This 2011 Wind Gap is now in the running for my favorite cool-climate California Syrah. It has beautiful, elegant fruit aromas of plum and raspberry but there’s so much savory going on also. It’s a wine with undertones of tobacco, black pepper, and black olive tapenade but it’s also so fun to drink. It’s the perfect combination of complexity and ease. The mid palate is just so fresh and there’s not much tannin on the finish, a very flexible and food friendly Syrah.
For those of you who don’t know much about Wind Gap, there’s a lot to tell, most of it has been told over and over again on the internets and much of it is related to the story of the collapse of Pax Wine Cellars and the subsequent birth of Donelan Family Wines and Wind Gap. If you are looking for more information on these subjects, check out a recent Levi Dalton podcast in which Pax Mahle puts a lot of questions to rest. A recent Wine Searcher article also fans the flames of controversy a bit and is a good read (even if it may not be the complete story).
The most significant news lately, in my opinion, is that Pax is re-launching Pax Wine Cellars and thus opening a new chapter in what promises to be a venue for more Syrah. The lower alcohol wines of the Wind Gap portfolio will stay where they are but Pax will move some of his fuller-bodied Syrahs back over to his eponymous label in what seems to be an attempt to corner both sides of the Syrah (warmer versus cooler) dichotomy.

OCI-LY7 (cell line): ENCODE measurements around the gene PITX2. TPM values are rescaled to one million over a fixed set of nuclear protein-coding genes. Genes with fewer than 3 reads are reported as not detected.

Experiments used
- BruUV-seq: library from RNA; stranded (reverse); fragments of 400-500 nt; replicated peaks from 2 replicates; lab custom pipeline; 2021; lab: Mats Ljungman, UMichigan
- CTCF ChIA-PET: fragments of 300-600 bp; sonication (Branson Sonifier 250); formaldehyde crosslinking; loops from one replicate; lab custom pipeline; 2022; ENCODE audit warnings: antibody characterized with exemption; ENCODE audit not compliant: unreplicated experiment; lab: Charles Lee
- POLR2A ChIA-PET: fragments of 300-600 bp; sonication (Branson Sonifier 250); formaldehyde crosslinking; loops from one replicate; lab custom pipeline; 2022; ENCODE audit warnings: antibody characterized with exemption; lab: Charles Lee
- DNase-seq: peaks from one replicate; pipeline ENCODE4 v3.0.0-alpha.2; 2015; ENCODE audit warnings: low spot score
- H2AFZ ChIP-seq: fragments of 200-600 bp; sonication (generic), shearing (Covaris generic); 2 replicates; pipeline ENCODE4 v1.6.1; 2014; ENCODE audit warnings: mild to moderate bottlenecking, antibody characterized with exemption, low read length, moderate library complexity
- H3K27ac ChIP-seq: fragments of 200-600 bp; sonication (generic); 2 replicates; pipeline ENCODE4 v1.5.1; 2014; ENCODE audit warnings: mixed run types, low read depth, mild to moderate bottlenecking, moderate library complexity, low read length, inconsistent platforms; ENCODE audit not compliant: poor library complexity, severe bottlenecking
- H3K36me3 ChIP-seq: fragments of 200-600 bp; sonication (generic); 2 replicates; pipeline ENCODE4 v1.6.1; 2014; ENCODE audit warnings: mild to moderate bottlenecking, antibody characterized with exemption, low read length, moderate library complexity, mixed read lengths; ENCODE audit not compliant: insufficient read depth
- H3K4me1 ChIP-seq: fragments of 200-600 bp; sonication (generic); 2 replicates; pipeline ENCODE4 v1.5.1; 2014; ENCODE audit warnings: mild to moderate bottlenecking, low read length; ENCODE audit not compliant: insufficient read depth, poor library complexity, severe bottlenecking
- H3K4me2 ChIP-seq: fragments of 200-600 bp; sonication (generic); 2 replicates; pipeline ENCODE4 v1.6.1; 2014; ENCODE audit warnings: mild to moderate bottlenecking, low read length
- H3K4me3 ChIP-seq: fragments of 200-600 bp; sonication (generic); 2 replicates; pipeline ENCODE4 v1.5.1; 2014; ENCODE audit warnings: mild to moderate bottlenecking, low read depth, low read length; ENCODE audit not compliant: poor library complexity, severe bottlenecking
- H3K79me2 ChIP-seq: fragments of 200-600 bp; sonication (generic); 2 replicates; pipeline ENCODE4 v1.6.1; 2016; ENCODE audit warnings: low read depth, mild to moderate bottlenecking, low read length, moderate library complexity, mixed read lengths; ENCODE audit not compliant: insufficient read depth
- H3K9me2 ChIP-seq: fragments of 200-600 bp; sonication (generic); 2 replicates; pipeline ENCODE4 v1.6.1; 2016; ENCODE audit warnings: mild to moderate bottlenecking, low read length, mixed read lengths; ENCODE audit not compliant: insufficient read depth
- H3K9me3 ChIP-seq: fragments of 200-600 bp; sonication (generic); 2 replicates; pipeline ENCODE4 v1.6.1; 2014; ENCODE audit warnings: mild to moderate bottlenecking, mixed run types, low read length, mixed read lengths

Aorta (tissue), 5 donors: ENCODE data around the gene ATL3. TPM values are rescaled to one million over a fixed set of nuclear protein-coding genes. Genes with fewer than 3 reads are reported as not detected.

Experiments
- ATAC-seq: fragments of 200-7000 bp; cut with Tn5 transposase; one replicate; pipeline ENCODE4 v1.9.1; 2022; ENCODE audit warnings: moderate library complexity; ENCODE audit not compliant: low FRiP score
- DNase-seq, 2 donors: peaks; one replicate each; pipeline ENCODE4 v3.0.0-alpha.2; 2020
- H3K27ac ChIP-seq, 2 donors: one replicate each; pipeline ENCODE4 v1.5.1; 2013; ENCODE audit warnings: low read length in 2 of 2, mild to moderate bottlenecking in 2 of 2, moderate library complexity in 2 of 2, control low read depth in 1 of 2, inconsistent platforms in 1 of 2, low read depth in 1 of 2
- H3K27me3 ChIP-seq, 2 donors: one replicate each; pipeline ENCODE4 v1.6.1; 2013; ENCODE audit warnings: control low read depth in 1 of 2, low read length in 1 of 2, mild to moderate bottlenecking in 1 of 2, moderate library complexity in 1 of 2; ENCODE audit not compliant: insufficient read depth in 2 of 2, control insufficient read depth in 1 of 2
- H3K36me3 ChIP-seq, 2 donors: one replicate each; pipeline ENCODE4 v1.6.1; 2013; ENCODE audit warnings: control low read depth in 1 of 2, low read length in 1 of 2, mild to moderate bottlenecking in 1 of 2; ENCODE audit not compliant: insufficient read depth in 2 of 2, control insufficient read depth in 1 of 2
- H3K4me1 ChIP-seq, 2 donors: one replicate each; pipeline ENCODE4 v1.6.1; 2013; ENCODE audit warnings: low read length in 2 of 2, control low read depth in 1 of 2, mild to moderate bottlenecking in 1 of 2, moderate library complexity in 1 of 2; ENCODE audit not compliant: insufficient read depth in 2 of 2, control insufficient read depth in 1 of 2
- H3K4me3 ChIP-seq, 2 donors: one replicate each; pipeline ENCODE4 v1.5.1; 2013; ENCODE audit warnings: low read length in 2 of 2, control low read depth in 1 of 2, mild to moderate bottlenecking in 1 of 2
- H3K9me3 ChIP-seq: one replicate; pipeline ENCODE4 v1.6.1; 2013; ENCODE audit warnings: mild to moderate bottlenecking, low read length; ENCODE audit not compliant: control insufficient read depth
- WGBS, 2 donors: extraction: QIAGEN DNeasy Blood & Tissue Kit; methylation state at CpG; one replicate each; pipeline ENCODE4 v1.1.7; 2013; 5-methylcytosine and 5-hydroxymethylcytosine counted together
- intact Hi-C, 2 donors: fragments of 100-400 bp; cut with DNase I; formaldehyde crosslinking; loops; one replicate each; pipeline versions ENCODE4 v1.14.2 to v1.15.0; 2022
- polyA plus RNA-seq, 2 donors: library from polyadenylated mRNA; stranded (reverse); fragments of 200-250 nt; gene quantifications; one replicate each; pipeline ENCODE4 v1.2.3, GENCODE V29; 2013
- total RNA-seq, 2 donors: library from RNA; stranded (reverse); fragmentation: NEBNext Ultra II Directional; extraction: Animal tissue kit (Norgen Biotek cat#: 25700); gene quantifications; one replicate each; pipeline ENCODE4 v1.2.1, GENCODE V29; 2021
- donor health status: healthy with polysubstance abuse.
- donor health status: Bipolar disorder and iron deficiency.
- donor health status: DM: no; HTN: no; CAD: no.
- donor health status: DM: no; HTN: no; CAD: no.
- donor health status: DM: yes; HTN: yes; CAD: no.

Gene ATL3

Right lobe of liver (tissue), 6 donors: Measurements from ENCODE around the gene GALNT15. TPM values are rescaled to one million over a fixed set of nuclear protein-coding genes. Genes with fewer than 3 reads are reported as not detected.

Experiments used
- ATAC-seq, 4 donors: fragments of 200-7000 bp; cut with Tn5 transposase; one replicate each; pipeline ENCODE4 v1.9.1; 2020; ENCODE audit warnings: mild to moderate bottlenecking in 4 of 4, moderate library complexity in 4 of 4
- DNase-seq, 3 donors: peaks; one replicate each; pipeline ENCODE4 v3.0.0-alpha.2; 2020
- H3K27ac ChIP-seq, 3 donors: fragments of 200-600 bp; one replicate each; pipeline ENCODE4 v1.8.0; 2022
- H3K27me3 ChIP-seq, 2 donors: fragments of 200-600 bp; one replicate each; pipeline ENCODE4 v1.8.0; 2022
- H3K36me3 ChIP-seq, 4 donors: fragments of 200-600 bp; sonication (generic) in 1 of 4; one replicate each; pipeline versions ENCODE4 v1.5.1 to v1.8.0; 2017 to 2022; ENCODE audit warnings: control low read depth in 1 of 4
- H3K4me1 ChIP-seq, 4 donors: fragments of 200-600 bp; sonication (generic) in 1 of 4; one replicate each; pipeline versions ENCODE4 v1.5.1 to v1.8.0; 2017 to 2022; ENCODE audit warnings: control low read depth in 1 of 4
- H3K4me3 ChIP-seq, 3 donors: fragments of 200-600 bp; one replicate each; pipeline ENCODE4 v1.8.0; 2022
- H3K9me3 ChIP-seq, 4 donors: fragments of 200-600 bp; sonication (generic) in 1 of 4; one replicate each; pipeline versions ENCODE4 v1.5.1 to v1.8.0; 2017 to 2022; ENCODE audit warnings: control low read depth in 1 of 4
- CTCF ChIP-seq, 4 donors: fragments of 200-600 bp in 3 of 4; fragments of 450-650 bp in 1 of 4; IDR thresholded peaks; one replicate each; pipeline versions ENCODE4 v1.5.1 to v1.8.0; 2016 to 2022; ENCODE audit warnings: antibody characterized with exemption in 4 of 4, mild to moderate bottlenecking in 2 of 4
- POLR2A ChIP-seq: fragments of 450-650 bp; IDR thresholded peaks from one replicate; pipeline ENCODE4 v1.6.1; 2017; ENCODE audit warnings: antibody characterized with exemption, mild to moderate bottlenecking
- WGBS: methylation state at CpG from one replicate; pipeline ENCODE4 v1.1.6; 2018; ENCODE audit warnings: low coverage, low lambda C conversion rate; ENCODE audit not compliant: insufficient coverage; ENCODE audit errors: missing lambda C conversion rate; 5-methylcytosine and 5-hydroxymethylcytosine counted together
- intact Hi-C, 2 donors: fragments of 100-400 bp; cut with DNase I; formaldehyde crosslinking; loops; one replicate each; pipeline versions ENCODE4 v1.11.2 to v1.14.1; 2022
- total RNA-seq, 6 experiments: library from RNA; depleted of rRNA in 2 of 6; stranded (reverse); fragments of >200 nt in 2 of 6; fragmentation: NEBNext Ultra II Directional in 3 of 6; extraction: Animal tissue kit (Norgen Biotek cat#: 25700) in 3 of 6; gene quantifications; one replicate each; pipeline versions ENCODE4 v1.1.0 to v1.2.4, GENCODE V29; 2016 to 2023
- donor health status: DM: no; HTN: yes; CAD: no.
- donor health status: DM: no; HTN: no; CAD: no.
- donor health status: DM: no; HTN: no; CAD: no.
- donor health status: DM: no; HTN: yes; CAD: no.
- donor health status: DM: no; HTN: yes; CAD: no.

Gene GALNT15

I’ll probably be mostly sticking with the Wind Gap label but I’ll be intrigued by some of the forthcoming Pax wines such as the Griffin’s Lair and, of course, his Alder Springs—which only has Syrah because Mahle convinced the grower to plant some many years ago. I don’t think the alcohol levels will be huge with these wines but they will be fuller, bigger styles of Syrah (as they always have been) and the resurrection of the label will give Pax a chance to express that bigger style in a way that he has perhaps not felt comfortable doing under the Wind Gap label.
I remain more interested in the Wind Gap versions of Syrah because of their ease of drinking and their complex aromatics. They are also more versatile on the table than the bigger Syrahs that beg for steak or barbecue and this 2011 is no exception. Definitely one of the better Syrahs that I have tried so far this year.